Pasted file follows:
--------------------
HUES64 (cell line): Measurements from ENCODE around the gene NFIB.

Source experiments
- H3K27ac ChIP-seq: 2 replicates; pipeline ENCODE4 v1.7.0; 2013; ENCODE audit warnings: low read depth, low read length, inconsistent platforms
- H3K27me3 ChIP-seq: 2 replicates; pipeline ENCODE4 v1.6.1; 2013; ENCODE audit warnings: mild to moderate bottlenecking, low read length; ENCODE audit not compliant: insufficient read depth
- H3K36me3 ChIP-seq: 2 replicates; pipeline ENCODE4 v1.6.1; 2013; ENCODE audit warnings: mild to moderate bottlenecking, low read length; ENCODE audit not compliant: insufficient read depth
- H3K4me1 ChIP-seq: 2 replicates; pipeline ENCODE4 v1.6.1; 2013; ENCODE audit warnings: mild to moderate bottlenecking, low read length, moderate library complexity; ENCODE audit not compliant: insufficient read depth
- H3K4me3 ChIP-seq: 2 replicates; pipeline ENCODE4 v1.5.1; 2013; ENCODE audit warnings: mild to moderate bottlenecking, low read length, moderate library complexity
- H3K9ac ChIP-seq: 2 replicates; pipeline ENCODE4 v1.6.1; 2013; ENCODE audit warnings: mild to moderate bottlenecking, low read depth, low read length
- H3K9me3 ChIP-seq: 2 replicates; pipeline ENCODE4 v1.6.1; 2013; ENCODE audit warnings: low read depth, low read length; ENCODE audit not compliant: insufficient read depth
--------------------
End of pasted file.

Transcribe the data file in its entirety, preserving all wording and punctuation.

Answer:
HUES64 (cell line): Measurements from ENCODE around the gene NFIB.

Source experiments
- H3K27ac ChIP-seq: 2 replicates; pipeline ENCODE4 v1.7.0; 2013; ENCODE audit warnings: low read depth, low read length, inconsistent platforms
- H3K27me3 ChIP-seq: 2 replicates; pipeline ENCODE4 v1.6.1; 2013; ENCODE audit warnings: mild to moderate bottlenecking, low read length; ENCODE audit not compliant: insufficient read depth
- H3K36me3 ChIP-seq: 2 replicates; pipeline ENCODE4 v1.6.1; 2013; ENCODE audit warnings: mild to moderate bottlenecking, low read length; ENCODE audit not compliant: insufficient read depth
- H3K4me1 ChIP-seq: 2 replicates; pipeline ENCODE4 v1.6.1; 2013; ENCODE audit warnings: mild to moderate bottlenecking, low read length, moderate library complexity; ENCODE audit not compliant: insufficient read depth
- H3K4me3 ChIP-seq: 2 replicates; pipeline ENCODE4 v1.5.1; 2013; ENCODE audit warnings: mild to moderate bottlenecking, low read length, moderate library complexity
- H3K9ac ChIP-seq: 2 replicates; pipeline ENCODE4 v1.6.1; 2013; ENCODE audit warnings: mild to moderate bottlenecking, low read depth, low read length
- H3K9me3 ChIP-seq: 2 replicates; pipeline ENCODE4 v1.6.1; 2013; ENCODE audit warnings: low read depth, low read length; ENCODE audit not compliant: insufficient read depth